Health officials offer tips for doing a mental health check-in

Central Michigan District Health Department (CMDHD) recognized World Mental Health Day — which was Sunday, Oct. 10 — by encouraging individuals to perform mental health check-ins.

According to the Centers for Disease Control and Prevention, more than 50% of those living in the United States will be diagnosed with a mental illness or disorder at some point in their lifetime, and 1 in 5 Americans will experience a mental illness each year.

The COVID-19 pandemic has had a major impact on people’s mental health. Some groups, including health and other frontline workers, students, people living alone, and those with pre-existing mental health conditions, have been particularly affected. And services for mental, neurological and substance use disorders have been significantly disrupted.

CMDHD would like to highlight ways one could help protect his or her mental health. For starters though, what is mental health anyway?

“Mental health includes our emotional, psychological, and social well-being. It affects how we think, feel, and act. It also helps determine how we handle stress, relate to others, and make choices. Mental health is important at every stage of life, from childhood and adolescence through adulthood,” according to

We often show concern and care for others, reaching out to friends and family when they are struggling. What about looking within? It is just as important to check in with yourself and how you are doing psychologically, socially, and emotionally.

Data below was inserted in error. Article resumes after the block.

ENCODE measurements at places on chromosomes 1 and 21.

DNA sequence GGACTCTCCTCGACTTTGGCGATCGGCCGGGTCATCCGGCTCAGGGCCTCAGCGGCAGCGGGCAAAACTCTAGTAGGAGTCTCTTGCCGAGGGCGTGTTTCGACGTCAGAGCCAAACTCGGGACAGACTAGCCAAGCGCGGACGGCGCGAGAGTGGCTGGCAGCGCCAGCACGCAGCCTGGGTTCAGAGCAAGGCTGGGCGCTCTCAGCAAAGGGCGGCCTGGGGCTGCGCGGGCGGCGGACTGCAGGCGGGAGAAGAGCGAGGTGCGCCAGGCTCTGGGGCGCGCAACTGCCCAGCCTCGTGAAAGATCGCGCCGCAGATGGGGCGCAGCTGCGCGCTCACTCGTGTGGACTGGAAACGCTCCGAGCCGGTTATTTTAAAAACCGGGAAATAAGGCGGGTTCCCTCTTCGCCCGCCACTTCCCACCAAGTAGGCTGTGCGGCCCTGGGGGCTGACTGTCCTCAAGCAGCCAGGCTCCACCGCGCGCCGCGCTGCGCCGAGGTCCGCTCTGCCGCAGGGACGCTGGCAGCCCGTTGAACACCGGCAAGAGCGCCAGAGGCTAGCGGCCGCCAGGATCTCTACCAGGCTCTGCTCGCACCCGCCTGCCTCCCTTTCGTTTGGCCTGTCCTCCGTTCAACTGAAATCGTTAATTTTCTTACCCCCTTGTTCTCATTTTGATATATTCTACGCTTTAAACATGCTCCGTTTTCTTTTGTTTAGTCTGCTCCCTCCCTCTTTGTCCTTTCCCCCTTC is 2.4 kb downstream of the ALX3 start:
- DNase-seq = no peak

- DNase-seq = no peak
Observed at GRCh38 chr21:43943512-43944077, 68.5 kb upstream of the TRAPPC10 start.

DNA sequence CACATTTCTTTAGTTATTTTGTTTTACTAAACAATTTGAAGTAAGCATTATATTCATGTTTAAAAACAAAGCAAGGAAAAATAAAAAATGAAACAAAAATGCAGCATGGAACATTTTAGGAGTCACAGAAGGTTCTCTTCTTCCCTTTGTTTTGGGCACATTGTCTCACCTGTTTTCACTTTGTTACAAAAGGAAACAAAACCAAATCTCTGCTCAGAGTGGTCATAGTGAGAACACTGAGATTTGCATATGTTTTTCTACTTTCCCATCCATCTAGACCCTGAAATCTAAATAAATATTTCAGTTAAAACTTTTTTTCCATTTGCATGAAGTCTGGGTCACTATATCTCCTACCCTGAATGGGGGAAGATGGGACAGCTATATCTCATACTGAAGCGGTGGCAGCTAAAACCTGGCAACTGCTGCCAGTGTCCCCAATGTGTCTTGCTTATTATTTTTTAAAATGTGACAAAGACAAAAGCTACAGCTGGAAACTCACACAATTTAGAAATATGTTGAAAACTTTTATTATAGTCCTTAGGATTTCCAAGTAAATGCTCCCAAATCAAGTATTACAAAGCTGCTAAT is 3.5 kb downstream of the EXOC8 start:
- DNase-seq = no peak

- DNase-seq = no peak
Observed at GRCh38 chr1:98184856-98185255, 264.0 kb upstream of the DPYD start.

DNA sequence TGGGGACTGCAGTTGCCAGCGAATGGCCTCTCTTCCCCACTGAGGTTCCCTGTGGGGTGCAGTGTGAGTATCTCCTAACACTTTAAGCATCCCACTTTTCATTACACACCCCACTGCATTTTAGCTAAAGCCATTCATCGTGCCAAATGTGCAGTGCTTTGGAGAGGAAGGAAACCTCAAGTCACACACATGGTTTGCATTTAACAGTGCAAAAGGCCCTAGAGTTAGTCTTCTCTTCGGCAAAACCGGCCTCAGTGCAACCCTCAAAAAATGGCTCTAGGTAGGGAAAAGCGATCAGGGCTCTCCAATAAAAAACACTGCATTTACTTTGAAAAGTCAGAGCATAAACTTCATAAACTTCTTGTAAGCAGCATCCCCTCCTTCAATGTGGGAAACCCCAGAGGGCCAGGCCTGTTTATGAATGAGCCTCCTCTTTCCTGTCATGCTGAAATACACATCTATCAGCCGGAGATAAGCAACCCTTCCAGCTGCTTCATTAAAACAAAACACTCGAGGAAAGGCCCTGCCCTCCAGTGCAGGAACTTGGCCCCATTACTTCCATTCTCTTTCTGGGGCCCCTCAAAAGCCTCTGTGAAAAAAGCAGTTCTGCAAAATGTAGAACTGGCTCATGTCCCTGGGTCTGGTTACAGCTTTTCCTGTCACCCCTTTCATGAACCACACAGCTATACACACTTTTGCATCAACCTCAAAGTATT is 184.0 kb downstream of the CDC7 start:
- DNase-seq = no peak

Here are some tips to consider when doing a mental health check-in:

1. Think about your thinking.

Are you stuck thinking only or mostly negative thoughts? Are you engaging in thinking that increases conflict instead of moving toward a solution, like blaming others or making things out to be worse than they are (i.e., catastrophizing)?

Our thoughts affect our mood and in turn, our behaviors, so if the thinking is off, it could lead to bigger issues.

2. Listen to your body.

Take care of your body. Our body is connected to our mind and stresses in one area affect the other. Are you getting enough sleep? Are you carrying tension in your neck or shoulders, grinding or clenching your teeth? Pay attention if your body is trying to tell you something.

Are you getting enough nutritious foods in your diet? Movement and exercise are also an important part of managing stress, as well as in keeping the body healthy. Are you being as active and moving as much as you normally do?

3. Pay attention to your feelings and behaviors.

Take stock of things that have changed. For example, if you are being less patient, more irritable, or short with people. Are you enjoying the things that you would normally find joy in? Do you socialize with others as often as you used to, even if the interactions may look different during the current times?

It is also important to note that if you or a loved one ever has thoughts about wanting to hurt themself, the suicide prevention helpline can be reached at 1-800-273-TALK (8255), or you can text HOME to 741741.

Central Michigan District Health Department serves the counties of Arenac, Clare, Gladwin, Isabella, Osceola, and Roscommon. Visit its website at, LIKE Central Michigan District Health Department on Facebook and follow @CMiDHD on Twitter.